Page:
Modern is a terrific format, and in recent months has gone from strength to strength with a deep, varied, and dynamic metagame that rewards good deck building and strong game play. Getting into Modern, however, can be a costly exercise. Most of the de facto best decks—Humans, Jeskai, even Hollow One—cost over a thousand dollars, while Jund can be twice that!
Fortunately, there are alternatives. There are much more budget-friendly decks that don’t compromise on power, and have the results to prove it. If you’re interested in getting into Modern, here are some lists that offer strong tournament viability with (comparatively) less restrictive price tags.
Named after a deep-fried pizza dish (swoon), Ponza is the nickname given to decks that focus on land destruction. With seven Stone Rain effects and Blood Moon, the Plan A of this list is to disrupt opposing mana bases. Its Plan B is to use Arbor Elf and Utopia Sprawl to ramp out enormous monsters like Stormbreath Dragon, which is immune to almost all of Modern’s 1-mana removal, and Inferno Titan, which should lock up the game after a single attack.
Of the nonland cards, Blood Moon is the one that hurts the wallet the most, but as a centerpiece of the deck, there aren’t really valid substitutions to be made. Tireless Tracker and Birds of Paradise also aren’t cheap, but are worthy investments as perennially-playable Modern cards.
It is, of course, the mana base that pushes the price tag up so high. Any deck with fetchlands and shocklands will always attract a higher price tag (although ally-colored fetchlands are considerably cheaper than enemy-colored ones thanks to their abundance), and Ponza is no exception.
Fetchlands are a safe investment, but they still may be beyond the reach of many players, and there’s no shame in that. You can substitute in other, cheaper dual lands, so long as you recognize the slight damage this will do to your win percentage. Karplusan Forest, Rootbound Crag, or even Copperline Gorge can all be of assistance here.
Eldrazi and Taxes
Death and Taxes has been a mainstay deck of the Legacy format for years, and ultimately was ported over to Modern with reasonable success. Bolstered in the last few years by various Eldrazi creatures, this is a near-mono-white deck that plays the classic D&T plan of disruptive creatures then mess with just about everything your opponent seeks to do.
Ouch. Aether Vial is not cheap, but unfortunately there’s no way around it—it’s not reasonable to expect to win consistently without it. The curve of this deck is just too high to be able to function without a way to cheat out creatures, not to mention that many of the creatures are best when flashed in (Flickerwisp, Thought-Knot Seer, and Leonin Arbiter). Thalia, Guardian of Thraben isn’t cheap, either, although her price has come down recently thanks to her Masters 25 reprint.
Apart from that, however, most of the creatures are a few bucks each and should be easy enough to pick up. If you’ve got some Concealed Courtyards lying around from Standard, all the better. In terms of Modern decks, this is a relatively cheap strategy. Not to mention the fact that it attacks the format from a weird angle that most pilots don’t prepare for—a simple turn-2 Leonin Arbiter messes with fetchlands, turns Path to Exile into Swords to Plowshares, and Ghost Quarter into Strip Mine. Nice!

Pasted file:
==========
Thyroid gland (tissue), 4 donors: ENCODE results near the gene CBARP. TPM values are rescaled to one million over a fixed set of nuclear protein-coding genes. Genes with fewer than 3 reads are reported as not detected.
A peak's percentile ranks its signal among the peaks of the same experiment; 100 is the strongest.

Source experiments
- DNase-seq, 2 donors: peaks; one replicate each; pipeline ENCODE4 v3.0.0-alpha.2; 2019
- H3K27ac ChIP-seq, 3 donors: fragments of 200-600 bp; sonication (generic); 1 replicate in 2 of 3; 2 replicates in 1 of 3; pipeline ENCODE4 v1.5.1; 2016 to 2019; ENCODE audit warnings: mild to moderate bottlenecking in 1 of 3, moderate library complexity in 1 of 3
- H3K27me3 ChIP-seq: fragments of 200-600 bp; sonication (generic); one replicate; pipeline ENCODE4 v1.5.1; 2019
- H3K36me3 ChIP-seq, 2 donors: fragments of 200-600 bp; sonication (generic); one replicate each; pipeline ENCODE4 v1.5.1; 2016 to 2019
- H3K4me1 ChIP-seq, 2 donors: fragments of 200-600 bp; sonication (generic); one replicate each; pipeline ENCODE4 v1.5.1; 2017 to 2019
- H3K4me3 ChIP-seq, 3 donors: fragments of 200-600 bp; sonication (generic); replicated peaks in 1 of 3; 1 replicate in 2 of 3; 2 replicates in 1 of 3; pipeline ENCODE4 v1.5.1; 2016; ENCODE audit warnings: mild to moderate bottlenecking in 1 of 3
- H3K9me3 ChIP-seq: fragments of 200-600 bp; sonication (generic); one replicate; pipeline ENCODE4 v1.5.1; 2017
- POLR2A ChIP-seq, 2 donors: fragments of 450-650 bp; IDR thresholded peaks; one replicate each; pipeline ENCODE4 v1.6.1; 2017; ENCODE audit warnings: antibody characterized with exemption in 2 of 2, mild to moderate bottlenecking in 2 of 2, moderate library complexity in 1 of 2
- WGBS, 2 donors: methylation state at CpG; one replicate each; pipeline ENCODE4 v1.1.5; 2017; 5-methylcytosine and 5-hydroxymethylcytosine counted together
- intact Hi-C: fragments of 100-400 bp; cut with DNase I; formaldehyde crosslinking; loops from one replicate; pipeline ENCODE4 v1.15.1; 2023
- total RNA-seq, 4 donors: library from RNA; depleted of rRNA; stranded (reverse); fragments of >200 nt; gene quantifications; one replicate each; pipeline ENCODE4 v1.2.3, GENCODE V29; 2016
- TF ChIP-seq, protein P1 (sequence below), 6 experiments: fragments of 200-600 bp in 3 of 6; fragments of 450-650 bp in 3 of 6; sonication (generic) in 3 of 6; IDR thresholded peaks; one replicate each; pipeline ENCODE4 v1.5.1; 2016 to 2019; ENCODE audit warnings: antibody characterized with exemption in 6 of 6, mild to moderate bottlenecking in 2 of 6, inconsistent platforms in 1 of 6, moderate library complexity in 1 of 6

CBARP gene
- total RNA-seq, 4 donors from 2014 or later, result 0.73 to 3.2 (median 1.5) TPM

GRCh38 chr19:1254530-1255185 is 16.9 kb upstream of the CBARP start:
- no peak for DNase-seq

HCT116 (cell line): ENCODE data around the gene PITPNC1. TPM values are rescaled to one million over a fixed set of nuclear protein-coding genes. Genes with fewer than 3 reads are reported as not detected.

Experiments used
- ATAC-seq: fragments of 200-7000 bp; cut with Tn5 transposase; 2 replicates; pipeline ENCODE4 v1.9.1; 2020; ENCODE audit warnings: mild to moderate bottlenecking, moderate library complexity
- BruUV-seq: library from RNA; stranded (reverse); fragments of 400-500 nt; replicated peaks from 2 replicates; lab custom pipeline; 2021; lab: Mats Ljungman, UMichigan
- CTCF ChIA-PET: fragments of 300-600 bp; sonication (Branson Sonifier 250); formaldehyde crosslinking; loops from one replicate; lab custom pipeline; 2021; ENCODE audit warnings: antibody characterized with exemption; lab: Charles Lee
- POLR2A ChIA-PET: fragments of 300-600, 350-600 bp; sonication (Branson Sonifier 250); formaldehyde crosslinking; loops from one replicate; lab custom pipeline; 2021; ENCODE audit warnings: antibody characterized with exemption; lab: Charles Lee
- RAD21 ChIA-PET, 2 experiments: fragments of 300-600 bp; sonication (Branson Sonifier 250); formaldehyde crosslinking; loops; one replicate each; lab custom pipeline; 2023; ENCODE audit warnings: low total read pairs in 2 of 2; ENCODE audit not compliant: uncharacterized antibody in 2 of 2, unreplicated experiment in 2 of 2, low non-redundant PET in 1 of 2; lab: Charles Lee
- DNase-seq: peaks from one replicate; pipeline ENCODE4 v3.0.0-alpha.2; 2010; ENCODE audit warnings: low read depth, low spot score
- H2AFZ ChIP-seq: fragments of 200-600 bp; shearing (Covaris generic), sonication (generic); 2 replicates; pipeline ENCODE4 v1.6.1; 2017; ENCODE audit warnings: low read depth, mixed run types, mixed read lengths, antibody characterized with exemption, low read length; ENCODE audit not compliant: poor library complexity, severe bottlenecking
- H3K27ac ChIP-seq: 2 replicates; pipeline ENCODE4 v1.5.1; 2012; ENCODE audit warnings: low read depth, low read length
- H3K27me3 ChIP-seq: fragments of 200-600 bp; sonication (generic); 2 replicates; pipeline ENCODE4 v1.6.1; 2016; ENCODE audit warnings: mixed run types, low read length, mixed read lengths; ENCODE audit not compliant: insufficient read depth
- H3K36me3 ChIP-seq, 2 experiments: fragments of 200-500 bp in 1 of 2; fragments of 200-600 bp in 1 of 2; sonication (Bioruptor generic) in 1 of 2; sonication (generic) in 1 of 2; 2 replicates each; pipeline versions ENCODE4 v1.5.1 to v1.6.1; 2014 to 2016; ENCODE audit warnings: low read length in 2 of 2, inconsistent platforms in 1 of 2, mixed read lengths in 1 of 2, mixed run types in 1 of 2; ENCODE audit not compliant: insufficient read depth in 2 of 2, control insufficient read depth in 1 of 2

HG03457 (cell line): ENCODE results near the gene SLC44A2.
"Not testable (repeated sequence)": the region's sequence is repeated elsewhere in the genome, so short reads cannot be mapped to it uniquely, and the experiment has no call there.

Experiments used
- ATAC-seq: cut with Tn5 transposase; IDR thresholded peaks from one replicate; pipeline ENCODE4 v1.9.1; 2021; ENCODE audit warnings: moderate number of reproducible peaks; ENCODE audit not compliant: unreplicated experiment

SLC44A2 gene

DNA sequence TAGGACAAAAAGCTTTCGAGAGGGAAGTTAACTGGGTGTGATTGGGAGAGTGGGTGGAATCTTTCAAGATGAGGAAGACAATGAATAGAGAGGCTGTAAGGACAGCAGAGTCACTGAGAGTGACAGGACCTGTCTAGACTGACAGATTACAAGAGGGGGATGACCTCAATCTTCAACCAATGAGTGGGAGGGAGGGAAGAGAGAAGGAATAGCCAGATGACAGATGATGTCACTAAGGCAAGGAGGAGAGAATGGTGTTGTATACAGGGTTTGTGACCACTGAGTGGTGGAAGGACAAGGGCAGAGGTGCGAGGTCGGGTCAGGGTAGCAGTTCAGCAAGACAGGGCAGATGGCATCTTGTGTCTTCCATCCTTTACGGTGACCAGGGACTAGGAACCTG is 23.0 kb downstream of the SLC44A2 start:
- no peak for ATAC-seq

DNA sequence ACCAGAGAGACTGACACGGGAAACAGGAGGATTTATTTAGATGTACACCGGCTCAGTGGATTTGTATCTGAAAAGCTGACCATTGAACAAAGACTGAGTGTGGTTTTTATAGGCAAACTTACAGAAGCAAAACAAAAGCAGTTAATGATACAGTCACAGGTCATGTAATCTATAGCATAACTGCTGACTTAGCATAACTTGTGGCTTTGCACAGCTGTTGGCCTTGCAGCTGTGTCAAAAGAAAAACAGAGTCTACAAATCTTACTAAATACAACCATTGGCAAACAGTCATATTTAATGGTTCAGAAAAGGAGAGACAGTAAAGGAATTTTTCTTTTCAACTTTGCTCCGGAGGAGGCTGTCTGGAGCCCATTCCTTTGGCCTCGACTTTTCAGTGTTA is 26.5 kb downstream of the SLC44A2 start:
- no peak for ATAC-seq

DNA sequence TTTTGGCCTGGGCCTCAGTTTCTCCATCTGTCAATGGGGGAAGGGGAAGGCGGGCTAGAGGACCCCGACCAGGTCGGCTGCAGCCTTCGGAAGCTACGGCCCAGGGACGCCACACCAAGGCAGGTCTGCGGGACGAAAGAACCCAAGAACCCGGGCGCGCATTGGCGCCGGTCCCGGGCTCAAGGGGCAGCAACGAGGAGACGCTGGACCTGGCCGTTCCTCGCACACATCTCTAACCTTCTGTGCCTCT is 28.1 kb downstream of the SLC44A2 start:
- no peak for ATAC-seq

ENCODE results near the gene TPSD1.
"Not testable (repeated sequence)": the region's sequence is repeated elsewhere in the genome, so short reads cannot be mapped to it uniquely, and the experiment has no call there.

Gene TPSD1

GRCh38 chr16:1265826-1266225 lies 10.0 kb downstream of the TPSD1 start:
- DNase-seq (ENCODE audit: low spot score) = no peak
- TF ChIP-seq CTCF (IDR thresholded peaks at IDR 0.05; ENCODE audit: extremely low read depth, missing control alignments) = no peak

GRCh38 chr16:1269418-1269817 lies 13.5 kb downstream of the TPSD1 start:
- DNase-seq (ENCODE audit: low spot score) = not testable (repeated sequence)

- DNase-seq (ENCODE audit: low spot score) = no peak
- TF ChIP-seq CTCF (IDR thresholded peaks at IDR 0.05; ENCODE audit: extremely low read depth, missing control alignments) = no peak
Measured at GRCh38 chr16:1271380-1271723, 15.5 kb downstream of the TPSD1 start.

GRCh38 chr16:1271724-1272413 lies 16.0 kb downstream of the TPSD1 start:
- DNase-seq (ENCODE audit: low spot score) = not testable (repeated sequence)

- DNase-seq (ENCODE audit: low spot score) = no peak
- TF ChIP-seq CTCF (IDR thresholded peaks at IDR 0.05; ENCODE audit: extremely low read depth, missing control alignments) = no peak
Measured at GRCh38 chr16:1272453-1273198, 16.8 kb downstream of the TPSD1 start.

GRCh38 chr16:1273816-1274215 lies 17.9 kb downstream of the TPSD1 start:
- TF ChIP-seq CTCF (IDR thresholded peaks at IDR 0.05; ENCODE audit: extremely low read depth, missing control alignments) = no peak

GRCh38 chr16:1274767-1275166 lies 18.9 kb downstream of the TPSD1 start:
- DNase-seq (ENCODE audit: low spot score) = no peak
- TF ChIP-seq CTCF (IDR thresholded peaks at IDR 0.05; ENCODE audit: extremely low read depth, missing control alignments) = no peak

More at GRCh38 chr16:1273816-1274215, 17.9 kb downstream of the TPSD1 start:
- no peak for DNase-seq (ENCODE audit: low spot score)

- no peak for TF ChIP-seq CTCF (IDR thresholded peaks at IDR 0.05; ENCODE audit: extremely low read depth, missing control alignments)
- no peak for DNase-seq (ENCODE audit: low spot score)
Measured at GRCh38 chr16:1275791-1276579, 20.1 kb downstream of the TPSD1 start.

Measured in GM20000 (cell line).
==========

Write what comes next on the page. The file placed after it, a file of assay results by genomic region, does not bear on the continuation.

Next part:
Despite being hit with ban after ban after ban, Storm continues to be the cockroach that scuttles out from under the banhammer every time. It’s an incredibly complex deck, and one that takes a lot of practice to master. Luckily, however, Brian DeMars wrote a pair of articles going very deep on the deck earlier this year. Additionally, Modern is a format that rewards picking a deck and sticking with it, so if you put in the reps, you’ll reap the rewards!
Storm can be played both with or without fetchlands. As Scalding Tarn is the most expensive of all the fetchlands, and as the color requirements of this deck aren’t too strict, Shivan Reef is a perfectly acceptable substitute that will save you a few hundred bucks. It stings a bit that Manamorphose—a common—is one of the most expensive cards in the deck.
Outside of that, however, none of the nonland cards will set you back much more than ten bucks or so. Given that Storm decks have had a string of excellent finishes recently, this deck might be the one that offers the greatest dollar-to-expected-win-rate in the entire Modern format. It takes a fair bit of work to master the deck, but once you do you’re all set to ride this particular cockroach to victory.
I love playing Modern, and strongly recommend finding a way into the format. In my view, it’s the best tournament format in existence, and its wide-open position right now means that any well constructed deck is a viable option, even at high-level tournament play. While the price tags of most decks are a real restriction for many players, hopefully the decks we’ve looked at today provide a valid starting point for anyone looking to dip their toe into Magic’s best competitive format!